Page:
"It's like I told our guys, when we wake up in the morning, we'll be in first place, because we finished our games," he said. "We're 5-3 and the best anybody else can do is 5-3. Who knows how it's going to work out with all the tiebreakers and with everything involved.

"But I know this: At the end of the year, we'll at least be co-champs, tri-champs, quad-champs, we'll be something. Nobody's going to have a better record. We might lose the tiebreaker, but we'll have a piece of the championship in our division."

Miami coach Randy Shannon, whose Hurricanes -- at least for a few days -- had sole possession of first place agreed this game was yet further evidence of how crazy and unpredictable the ACC can be.

"That's why I made the statement earlier in the season that in this conference, you never know who's going to win," he said. "Each week somebody may knock somebody off. Somebody may gain ground, lose ground. Every week you have to show up. This week, we didn't do a good job of showing up."

Next week, you can bet Richard will sit back and watch to see if they do it again.

Posted by ESPN.com's Heather Dinich

 
 Dale Zanine/US Presswire
 Georgia Tech head coach Paul Johnson talks to tackle Nick Claytor (75) as he comes off the field during Saturday's 31-28 win over Florida State.

ATLANTA, Ga. -- Georgia Tech defensive end Michael Johnson trudged into the interview room after his team's dramatic, last-minute 31-28 win over Florida State with a scowl on his face. All 6-foot-7of him looked miserable.

"We gave up 28 points," he mumbled.

The standards at Georgia Tech have changed under first-year coach Paul Johnson.

Yes, with its seven wins Georgia Tech has officially surpassed preseason expectations so low you could trip over them. And yes, the Yellow Jackets became bowl eligible on Saturday for the 12th straight season.

But c'mon, going to bowl games?

"That's old news, going to a bowl," Michael Johnson said. "We're trying to compete for championships around here now."

With a little help from Miami this weekend, they're still able to. And they're looking way ahead of schedule in the process.

Georgia Tech fell a step behind in the Coastal Division standings with its loss to Virginia last weekend, but as soon as the Hurricanes defeated Virginia 24-17 in overtime, Georgia Tech shot back up to the top of the division standings. The score in Charlottesville was one of the first things Paul Johnson told his team in the locker room after their game.

In order for it to matter, though, Georgia Tech had to take care of its own business first.

"It was a big win for us," Johnson said. "I think that everybody when the season started wrote us off, said we were going to win three games, four games. Then when we started out pretty good, then everybody jumped on the bandwagon. And then when we lost last week, they couldn't get off fast enough. And so it was good for the guys to win. I don't know if we'll win another game, but I know this: I know we've won seven, and that's more than anybody thought we'd win, so I'm proud of it."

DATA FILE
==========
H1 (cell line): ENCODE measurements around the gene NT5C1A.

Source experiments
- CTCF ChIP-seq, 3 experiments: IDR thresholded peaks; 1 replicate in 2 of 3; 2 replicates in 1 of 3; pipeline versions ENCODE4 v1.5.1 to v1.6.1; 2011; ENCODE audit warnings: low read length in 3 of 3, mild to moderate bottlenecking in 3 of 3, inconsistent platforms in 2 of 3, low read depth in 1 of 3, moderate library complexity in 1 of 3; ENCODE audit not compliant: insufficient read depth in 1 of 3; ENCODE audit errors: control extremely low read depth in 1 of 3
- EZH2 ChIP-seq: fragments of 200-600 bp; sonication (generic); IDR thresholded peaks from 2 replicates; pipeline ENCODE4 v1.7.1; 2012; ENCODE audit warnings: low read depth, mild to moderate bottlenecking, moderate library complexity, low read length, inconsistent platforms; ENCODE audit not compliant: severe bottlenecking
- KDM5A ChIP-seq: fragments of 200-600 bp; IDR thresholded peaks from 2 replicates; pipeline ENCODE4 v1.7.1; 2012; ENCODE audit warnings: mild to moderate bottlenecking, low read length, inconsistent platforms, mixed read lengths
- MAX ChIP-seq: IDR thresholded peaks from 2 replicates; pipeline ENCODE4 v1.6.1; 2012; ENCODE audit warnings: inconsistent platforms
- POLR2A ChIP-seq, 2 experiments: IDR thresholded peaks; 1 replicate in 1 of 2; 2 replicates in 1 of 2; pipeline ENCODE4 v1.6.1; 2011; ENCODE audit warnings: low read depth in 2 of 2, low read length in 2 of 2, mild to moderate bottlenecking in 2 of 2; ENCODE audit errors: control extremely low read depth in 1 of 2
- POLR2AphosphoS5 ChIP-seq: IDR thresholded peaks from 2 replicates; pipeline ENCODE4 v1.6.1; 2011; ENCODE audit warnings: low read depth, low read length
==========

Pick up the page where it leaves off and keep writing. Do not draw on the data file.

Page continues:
The doubts came in large part because of Johnson's old-school triple-option offense (which has really blown the whole three-yards-and-a-cloud-of-dust stereotype right out of Bobby Dodd Stadium), not to mention an entirely new defense, too. But those within the program -- and coaches throughout the league who have failed to stop the Jackets' offense -- are true believers.

(Read full post)

ACC lunchtime links

October, 29, 2008
10/29/08
12:00
PM ET

Posted by ESPN.com's Heather Dinich

  • He's a leader on and off the field, so much so that even those on Georgia Tech's Board of Regents recognize defensive tackle Darryl Richard's ability to influence his classmates and teammates. Between his work in the community and earning his MBA, King Richard has so many other responsibilities this week that Florida State is last on the list.
  • The month of November has never been kind to the Duke football team, as the Blue Devils are 4-34 during the month since their last bowl game in 1994. Coach David Cutcliffe knew coming into the year, though, that November would define his first Duke team.
  • You know Virginia coach Al Groh has done a good job when somebody at rival Virginia Tech is giving him credit for it. And yes, I was one of those jokers.
  • Georgia Tech coach Paul Johnson is driving his offense straight toward a bowl game, and FSU defensive coordinator Mickey Andrews has spent this week figuring out how to stop it.
  • Clemson coach Dabo Swinney used the bye week to watch all of the Tigers' games this season and discover what we already knew -- Clemson has all of the talent it needs to be a good football team. Said Swinney:

"We're not a broken team. We're not an old jalopy hooptie car that we've put a paint job on and some new rims. We've got everything on this car."

They just need to find somebody to drive it.